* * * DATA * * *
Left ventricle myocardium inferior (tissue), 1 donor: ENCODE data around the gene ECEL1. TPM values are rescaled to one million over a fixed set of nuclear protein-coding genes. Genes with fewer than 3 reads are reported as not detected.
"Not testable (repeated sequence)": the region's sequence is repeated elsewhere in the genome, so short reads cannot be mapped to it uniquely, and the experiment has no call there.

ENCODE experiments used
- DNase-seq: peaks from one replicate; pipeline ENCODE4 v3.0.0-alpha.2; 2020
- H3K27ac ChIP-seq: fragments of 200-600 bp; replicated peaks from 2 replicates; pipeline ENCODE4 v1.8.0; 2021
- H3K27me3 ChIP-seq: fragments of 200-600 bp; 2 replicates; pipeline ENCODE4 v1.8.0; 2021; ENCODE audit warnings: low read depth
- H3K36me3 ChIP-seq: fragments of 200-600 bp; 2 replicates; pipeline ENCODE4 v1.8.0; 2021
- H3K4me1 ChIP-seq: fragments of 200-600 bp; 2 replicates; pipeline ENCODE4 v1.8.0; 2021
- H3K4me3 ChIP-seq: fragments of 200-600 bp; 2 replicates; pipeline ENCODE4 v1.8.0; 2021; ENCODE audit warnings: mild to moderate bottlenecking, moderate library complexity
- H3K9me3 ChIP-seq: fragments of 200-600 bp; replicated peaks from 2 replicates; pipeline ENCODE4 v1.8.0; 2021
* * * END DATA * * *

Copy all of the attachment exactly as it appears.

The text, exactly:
Left ventricle myocardium inferior (tissue), 1 donor: ENCODE data around the gene ECEL1. TPM values are rescaled to one million over a fixed set of nuclear protein-coding genes. Genes with fewer than 3 reads are reported as not detected.
"Not testable (repeated sequence)": the region's sequence is repeated elsewhere in the genome, so short reads cannot be mapped to it uniquely, and the experiment has no call there.

ENCODE experiments used
- DNase-seq: peaks from one replicate; pipeline ENCODE4 v3.0.0-alpha.2; 2020
- H3K27ac ChIP-seq: fragments of 200-600 bp; replicated peaks from 2 replicates; pipeline ENCODE4 v1.8.0; 2021
- H3K27me3 ChIP-seq: fragments of 200-600 bp; 2 replicates; pipeline ENCODE4 v1.8.0; 2021; ENCODE audit warnings: low read depth
- H3K36me3 ChIP-seq: fragments of 200-600 bp; 2 replicates; pipeline ENCODE4 v1.8.0; 2021
- H3K4me1 ChIP-seq: fragments of 200-600 bp; 2 replicates; pipeline ENCODE4 v1.8.0; 2021
- H3K4me3 ChIP-seq: fragments of 200-600 bp; 2 replicates; pipeline ENCODE4 v1.8.0; 2021; ENCODE audit warnings: mild to moderate bottlenecking, moderate library complexity
- H3K9me3 ChIP-seq: fragments of 200-600 bp; replicated peaks from 2 replicates; pipeline ENCODE4 v1.8.0; 2021